The White House Initiative on Educational Excellence for African Americans (WHIEEAA), in partnership with the White House Initiative on Educational Excellence for Hispanics (WHIEEH) and in collaboration with the White House Initiatives on American Indian and Alaska Native and Asian Americans and Pacific Islanders, will hold the first in a series of three roundtables across the country on creating pathways to success for students, particularly boys and men of color. The series is titled "Supporting Students of Color from Birth through College and Career." The first roundtable will take place Thursday, May 15, in Miami, Florida.
Before joining the roundtable tomorrow, this afternoon, Deputy Director of the WHIEEH Marco Davis will meet with officials at Florida International School University to learn about their efforts to increase educational opportunities for Hispanic students and efforts to encourage more participation in Science, Technology, Engineering and Math (STEM) courses. Then, on Thursday morning, Marco will join David Johns, executive director of the WHIEEAA, to participate in a roundtable titled "Opportunities to Improve Learning and Development Programs and Supports for Students of Color." Davis' remarks will focus on the need for and existing efforts in communities to increase educational achievement and life outcomes for Hispanic boys and young men.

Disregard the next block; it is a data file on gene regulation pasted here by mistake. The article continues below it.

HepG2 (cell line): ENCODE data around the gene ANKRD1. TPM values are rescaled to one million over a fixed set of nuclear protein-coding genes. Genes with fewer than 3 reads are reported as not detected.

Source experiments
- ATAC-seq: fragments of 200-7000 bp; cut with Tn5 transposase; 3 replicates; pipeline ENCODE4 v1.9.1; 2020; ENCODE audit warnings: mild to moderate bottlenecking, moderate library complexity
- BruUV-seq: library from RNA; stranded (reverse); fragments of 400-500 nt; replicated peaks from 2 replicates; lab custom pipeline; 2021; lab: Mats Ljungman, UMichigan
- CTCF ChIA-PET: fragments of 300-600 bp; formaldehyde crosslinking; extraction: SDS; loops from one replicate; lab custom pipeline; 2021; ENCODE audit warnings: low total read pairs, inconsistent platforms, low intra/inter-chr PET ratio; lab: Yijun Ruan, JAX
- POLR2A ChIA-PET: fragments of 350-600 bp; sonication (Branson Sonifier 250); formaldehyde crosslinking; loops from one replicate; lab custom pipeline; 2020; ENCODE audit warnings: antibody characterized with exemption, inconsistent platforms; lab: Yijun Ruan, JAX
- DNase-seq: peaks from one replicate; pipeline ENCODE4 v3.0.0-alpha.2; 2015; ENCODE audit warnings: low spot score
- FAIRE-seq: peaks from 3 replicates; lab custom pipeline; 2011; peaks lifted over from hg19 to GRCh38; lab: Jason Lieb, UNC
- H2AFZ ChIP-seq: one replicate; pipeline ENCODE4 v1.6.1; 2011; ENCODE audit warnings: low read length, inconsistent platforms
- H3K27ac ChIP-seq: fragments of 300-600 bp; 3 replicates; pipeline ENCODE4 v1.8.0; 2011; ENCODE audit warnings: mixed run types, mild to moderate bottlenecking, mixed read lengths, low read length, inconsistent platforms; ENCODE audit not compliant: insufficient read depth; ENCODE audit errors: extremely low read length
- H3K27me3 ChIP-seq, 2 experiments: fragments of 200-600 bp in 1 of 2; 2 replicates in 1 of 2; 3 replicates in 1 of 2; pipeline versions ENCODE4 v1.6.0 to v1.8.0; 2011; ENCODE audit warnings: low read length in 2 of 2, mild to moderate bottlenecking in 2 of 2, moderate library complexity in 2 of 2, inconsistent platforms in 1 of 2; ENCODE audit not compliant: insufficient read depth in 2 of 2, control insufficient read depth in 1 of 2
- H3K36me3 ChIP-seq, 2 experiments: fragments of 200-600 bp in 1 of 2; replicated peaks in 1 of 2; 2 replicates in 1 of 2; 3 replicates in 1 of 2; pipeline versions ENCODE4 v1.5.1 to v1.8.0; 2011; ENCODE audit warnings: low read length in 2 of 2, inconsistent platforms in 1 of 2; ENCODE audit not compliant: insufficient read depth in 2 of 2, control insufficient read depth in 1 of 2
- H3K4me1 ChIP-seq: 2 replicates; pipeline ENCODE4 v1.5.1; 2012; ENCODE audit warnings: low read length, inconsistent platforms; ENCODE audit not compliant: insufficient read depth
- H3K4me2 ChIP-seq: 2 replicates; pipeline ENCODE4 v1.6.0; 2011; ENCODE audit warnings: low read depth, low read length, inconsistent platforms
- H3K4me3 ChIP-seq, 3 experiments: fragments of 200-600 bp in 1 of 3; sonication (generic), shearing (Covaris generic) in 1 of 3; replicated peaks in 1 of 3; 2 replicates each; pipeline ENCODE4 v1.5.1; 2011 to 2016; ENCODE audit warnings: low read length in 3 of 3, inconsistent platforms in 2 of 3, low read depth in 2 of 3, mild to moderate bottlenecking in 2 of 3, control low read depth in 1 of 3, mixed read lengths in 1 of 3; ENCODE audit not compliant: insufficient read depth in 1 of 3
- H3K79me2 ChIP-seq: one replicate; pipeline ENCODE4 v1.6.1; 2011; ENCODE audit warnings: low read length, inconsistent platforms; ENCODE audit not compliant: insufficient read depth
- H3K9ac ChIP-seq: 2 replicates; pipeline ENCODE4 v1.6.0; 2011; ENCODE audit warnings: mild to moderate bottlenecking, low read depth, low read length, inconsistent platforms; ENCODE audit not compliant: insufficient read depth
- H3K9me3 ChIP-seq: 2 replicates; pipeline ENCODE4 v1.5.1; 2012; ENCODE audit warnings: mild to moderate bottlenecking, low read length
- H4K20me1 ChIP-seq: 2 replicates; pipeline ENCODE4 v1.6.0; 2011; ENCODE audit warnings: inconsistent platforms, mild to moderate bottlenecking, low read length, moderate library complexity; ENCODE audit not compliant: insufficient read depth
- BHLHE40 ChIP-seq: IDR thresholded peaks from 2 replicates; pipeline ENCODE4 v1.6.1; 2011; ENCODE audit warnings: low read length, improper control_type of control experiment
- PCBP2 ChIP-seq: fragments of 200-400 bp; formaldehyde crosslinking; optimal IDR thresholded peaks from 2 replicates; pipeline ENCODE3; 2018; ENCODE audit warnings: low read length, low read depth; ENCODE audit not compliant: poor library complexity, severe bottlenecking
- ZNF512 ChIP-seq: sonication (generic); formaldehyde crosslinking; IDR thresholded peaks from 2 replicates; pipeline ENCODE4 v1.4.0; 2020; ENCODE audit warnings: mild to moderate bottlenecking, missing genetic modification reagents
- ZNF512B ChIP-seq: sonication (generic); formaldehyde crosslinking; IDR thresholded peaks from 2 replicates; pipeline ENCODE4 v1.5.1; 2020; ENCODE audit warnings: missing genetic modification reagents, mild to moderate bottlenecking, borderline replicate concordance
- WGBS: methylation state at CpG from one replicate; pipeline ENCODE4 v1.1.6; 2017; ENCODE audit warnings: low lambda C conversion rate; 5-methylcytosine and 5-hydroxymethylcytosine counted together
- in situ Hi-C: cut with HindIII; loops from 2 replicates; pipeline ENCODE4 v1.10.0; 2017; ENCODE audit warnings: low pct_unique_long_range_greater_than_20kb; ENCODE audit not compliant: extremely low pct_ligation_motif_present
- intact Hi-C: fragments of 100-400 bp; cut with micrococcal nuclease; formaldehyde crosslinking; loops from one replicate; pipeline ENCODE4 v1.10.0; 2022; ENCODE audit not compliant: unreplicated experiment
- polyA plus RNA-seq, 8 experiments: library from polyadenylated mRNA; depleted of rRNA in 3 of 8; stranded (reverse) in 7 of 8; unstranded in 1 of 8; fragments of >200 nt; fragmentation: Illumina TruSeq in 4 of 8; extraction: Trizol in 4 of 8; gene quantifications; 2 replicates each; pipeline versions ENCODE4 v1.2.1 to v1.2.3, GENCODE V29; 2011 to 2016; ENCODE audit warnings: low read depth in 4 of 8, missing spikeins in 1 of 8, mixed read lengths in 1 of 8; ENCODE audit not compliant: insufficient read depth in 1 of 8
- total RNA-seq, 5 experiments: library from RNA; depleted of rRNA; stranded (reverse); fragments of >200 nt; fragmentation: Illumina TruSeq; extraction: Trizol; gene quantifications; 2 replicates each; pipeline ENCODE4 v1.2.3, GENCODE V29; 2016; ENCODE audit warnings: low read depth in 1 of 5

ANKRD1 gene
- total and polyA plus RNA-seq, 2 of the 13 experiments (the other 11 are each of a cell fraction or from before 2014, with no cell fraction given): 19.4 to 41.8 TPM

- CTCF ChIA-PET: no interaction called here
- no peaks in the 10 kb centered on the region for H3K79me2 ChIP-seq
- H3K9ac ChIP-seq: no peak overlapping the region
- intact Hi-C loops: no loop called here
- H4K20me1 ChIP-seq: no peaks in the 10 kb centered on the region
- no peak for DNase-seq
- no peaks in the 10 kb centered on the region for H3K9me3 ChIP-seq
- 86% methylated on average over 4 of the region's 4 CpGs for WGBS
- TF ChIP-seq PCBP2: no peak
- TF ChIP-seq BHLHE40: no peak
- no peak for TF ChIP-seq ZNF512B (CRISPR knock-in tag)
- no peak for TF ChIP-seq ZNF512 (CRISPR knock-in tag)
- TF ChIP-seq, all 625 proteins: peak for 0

The roundtable in Miami will highlight the importance of supporting the academic, social and emotional development of students of color; learning from the 5000 Role Models of Excellence Project that pairs at-risk boys with supportive and positive men in the community who guide them through their growing up years and help them move on to college and career; and sharing promising practices that accelerate the learning and development of students of color. The half-day roundtable will include opening remarks from Johns, U.S. Rep. Frederica Wilson, and William Mendoza, director of the White House Initiative on American Indian and Alaska Native Education (WHIAIANE).
The roundtable will consist of two panels—"Learning from the 5000 Role Models of Excellence Project: Supporting the Educational Excellence of Boys and Men of Color through mentoring and Parent Engagement," which begins at 9 a.m., and a 10:30 a.m. panel titled "Opportunities to Improve Learning and Development Programs and Supports for Students of Color." Johns will moderate both panels. Closing remarks at noon will be presented by Lisette Nieves, commissioner, President's Advisory Commission on Education Excellence for Hispanics.
The other two roundtables will take place in Los Angeles on June 12 and in Denver on July 1.